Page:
BEAUTY IN THE FRIDGE

These M’sians Really, Really Want To Fix Our Potholes—Even If It Makes Authorities Unhappy

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Potholes have been in the news lately ever since Khairy Jamaluddin, Minister of Science, Technology and Innovation, was injured after hitting one while cycling.

An apology was then issued by the Public Works Department (PWD) about the condition of the road in Jalan Kampung Sri Cheeding, Banting.

This led social activist Tan Sri Lee Lam Thye, who’s also the Safe Community Association chairman, to question PWD’s double standards of apologising only when someone of influence got hurt.

He then suggested that the government form a special squad to check for potholes and other road issues as a solution to prevent more similar accidents from happening.

But behind-the-scenes, we’ve had an existing squad doing this since 2007, and they’re not even backed by the government.

They’re Known As The Brotherhood

Most of the members themselves have had accidents from falling into potholes / Image Credit: Ikatan Silaturrahim Brotherhood

The Brotherhood is a volunteer group, formed 14 years ago by producer, director, and activist Lando Zawawi. 

While avoiding potholes as a motorist, he realised that many driving behind him were also risking themselves from the same danger. He shared that knowing this didn’t feel good at all and he wanted to do something about it.

“I’ve lost many friends and know many more that have lost their loved ones caused by poor road conditions, including potholes. I got into fixing potholes because I knew it simply could be done,” he told Vulcan Post.

It’s a sentiment shared across many of the group’s members who go around looking for potholes, marking them in spray paint, and lodging reports to authorities.

If authorities don’t attend to or fix these potholes in three days, the group will patch it up themselves. This restoration however, is meant as a temporary fix until authorities themselves properly tar the roads.

The cost of repairs can cost the group between RM20 to RM70 per pothole, depending on the size of the hole. Members use their own income to fund tools and materials like bauxite and bitumen to fix the roads.

As most of them have day jobs, they conduct their operations during the night, setting up safety cones and blinkers to redirect traffic.

Each patch up requires a team of 3 on a district road, while 15 members are needed for highways. In total, the group has at least 10,500 members across 54 teams existing in every state.

What Do Authorities Say About It?

The team and some bad potholes they’ve fixed / Image Credit: Ikatan Silaturrahim Brotherhood

The Brotherhood goes by many names, some may know them as the Ikatan Silaturrahim Brotherhood. The group also refers to themselves as Rebel Road Fixers.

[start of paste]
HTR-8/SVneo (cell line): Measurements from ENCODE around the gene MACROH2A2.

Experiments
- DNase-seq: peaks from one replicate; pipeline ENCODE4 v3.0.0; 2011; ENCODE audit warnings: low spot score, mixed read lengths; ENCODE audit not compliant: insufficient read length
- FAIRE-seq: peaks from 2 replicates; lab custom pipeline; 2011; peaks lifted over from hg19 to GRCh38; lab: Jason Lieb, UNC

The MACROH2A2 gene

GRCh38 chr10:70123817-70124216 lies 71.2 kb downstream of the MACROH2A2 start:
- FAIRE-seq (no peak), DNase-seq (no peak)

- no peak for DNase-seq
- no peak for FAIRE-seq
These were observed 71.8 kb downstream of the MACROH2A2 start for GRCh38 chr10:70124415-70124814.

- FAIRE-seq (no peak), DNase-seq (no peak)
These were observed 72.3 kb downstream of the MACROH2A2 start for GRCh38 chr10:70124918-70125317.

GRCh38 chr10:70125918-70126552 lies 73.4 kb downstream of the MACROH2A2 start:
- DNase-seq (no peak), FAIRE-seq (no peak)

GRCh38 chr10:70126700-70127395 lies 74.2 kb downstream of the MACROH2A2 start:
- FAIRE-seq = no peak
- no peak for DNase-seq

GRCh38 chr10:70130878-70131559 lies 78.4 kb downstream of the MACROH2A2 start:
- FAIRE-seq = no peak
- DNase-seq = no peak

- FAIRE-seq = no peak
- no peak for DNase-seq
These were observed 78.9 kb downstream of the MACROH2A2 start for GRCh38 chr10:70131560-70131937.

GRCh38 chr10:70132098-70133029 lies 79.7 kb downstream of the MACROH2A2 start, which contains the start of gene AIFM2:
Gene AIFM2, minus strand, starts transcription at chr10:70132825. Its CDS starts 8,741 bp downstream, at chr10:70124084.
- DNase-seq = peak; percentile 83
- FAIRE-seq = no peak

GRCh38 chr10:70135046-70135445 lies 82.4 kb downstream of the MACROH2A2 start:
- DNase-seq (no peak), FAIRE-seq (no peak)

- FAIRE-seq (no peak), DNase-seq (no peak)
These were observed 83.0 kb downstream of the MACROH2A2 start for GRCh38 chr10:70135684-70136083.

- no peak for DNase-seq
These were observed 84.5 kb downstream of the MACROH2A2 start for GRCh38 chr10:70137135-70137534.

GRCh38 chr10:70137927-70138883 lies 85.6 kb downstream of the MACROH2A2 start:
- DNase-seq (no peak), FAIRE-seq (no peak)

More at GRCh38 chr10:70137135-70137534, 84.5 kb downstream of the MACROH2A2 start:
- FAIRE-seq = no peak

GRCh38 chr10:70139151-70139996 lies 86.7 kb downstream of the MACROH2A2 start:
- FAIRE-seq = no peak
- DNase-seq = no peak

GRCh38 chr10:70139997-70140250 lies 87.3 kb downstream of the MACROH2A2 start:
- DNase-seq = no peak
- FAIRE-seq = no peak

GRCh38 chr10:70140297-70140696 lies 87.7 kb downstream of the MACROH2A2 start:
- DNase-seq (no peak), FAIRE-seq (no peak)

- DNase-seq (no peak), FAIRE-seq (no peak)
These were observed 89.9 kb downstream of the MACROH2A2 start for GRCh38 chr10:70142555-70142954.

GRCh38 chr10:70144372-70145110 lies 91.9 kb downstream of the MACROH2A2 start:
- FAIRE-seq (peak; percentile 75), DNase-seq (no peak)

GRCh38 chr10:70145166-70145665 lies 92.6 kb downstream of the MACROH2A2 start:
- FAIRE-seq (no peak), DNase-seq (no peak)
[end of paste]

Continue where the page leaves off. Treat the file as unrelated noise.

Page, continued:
Lando told Vulcan Post that the reason for this title was because the potholes were being fixed without any permits from authorities.

He also confirmed that there were legality issues surrounding The Brotherhood’s efforts. But after some run-ins with city councils in the past, he’s tired of thinking about what authorities could do to them.

“You have to understand that all of Brotherhood’s operations of pothole fixing and roadline markings are done because our complaints to government officials go unattended. Some of them also take an extremely long time to fix,” Lando told Vulcan Post.

Recently, many netizens were confused by a picture Lando posted on his public profile where he was seen holding an award with the Mayor of KL on January 11.

Lando presenting an award to the Mayor of KL / Image Credit: Lando Zawawi

Many congratulated The Brotherhood for finally being recognised by authorities on their efforts in making the city’s roads safer.

However, Lando told Vulcan Post that this award was actually given to DBKL by The Brotherhood, for being the most improved and responsive Pihak Berkuasa Tempatan (PBT) in 2020.

This effort is actually part of The Brotherhood’s campaign in educating authorities on road safety for the public. Some of their past campaigns targeted the public in informing motorists about riding and driving safely. 

Another was in collaboration with the Polis Diraja Malaysia (PDRM) to highlight the legality aspects of being a road user. It includes topics like paying for road tax and renewing one’s license.

While The Brotherhood leads by example, Lando hopes that their efforts will encourage authorities to take action and attend to road issues more  quickly and efficiently.

He also encouraged the public to lodge written complaints to the necessary authorities, instead of just verbal ones about potholes surrounding their areas.

  • You can learn more about The Brotherhood here.
  • You can read other startups we’ve written here.

Featured Image Credit: Lando Zawawi, founder of The Brotherhood

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